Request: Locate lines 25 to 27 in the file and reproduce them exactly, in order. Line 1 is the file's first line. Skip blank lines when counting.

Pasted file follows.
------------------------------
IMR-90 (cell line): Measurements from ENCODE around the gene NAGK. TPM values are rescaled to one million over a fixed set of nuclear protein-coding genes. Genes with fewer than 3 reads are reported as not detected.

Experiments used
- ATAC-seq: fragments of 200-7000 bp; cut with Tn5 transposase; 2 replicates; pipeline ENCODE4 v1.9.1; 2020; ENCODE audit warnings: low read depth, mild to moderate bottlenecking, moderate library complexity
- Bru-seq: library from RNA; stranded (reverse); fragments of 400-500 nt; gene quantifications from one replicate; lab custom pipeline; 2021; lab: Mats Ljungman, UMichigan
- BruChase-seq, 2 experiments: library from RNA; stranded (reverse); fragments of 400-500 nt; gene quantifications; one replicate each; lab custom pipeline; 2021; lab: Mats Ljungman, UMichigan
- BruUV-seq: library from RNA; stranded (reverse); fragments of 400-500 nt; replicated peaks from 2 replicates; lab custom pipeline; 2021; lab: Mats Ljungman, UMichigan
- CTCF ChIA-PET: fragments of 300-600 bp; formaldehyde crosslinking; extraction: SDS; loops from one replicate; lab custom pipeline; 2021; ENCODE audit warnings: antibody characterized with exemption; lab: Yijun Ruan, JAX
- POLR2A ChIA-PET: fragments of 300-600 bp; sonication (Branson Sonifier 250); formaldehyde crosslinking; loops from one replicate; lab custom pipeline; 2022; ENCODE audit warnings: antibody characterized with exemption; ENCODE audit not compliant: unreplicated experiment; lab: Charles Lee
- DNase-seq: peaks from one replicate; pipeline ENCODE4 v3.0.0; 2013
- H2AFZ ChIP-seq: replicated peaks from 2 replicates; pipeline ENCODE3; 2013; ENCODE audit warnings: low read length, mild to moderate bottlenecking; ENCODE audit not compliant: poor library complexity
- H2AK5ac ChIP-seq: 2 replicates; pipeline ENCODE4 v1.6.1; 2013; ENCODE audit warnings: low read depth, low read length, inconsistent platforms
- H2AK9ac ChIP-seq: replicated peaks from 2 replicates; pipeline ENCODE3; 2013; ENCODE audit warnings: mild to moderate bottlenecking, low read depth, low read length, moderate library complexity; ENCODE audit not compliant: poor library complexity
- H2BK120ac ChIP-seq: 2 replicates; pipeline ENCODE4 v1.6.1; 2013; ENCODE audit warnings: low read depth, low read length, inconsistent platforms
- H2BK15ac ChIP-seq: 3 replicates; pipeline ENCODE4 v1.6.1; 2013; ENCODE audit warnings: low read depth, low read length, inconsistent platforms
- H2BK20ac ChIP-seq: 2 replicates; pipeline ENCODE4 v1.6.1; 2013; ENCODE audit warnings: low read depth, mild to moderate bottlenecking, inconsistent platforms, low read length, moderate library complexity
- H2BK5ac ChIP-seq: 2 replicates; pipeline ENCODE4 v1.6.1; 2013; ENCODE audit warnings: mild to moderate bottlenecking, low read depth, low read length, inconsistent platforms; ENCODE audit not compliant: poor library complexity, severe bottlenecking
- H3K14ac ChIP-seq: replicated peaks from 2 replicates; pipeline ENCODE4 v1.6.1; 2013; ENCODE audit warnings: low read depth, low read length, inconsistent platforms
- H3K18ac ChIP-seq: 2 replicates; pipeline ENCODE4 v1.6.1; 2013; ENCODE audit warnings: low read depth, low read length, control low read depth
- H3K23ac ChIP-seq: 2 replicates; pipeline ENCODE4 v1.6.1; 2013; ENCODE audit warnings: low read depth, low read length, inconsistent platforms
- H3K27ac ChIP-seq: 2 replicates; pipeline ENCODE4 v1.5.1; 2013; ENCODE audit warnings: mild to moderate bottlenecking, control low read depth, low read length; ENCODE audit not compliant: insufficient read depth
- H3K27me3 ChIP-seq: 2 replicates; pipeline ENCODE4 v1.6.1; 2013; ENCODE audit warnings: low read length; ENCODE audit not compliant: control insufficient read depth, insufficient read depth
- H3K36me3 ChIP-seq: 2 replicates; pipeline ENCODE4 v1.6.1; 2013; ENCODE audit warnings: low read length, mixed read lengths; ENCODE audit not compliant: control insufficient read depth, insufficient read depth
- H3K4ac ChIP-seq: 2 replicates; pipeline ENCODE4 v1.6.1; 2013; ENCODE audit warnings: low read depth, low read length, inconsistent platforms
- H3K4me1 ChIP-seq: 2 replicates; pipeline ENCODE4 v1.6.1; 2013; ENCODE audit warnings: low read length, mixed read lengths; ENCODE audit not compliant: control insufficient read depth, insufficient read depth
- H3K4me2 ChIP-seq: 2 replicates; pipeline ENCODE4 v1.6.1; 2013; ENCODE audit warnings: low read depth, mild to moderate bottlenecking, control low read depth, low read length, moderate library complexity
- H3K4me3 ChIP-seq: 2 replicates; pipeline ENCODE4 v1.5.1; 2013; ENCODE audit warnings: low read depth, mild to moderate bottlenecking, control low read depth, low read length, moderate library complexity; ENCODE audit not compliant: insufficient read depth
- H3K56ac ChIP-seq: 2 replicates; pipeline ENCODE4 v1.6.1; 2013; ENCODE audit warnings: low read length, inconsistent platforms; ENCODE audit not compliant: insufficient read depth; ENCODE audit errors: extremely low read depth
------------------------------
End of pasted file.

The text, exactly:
- H3K4me2 ChIP-seq: 2 replicates; pipeline ENCODE4 v1.6.1; 2013; ENCODE audit warnings: low read depth, mild to moderate bottlenecking, control low read depth, low read length, moderate library complexity
- H3K4me3 ChIP-seq: 2 replicates; pipeline ENCODE4 v1.5.1; 2013; ENCODE audit warnings: low read depth, mild to moderate bottlenecking, control low read depth, low read length, moderate library complexity; ENCODE audit not compliant: insufficient read depth
- H3K56ac ChIP-seq: 2 replicates; pipeline ENCODE4 v1.6.1; 2013; ENCODE audit warnings: low read length, inconsistent platforms; ENCODE audit not compliant: insufficient read depth; ENCODE audit errors: extremely low read depth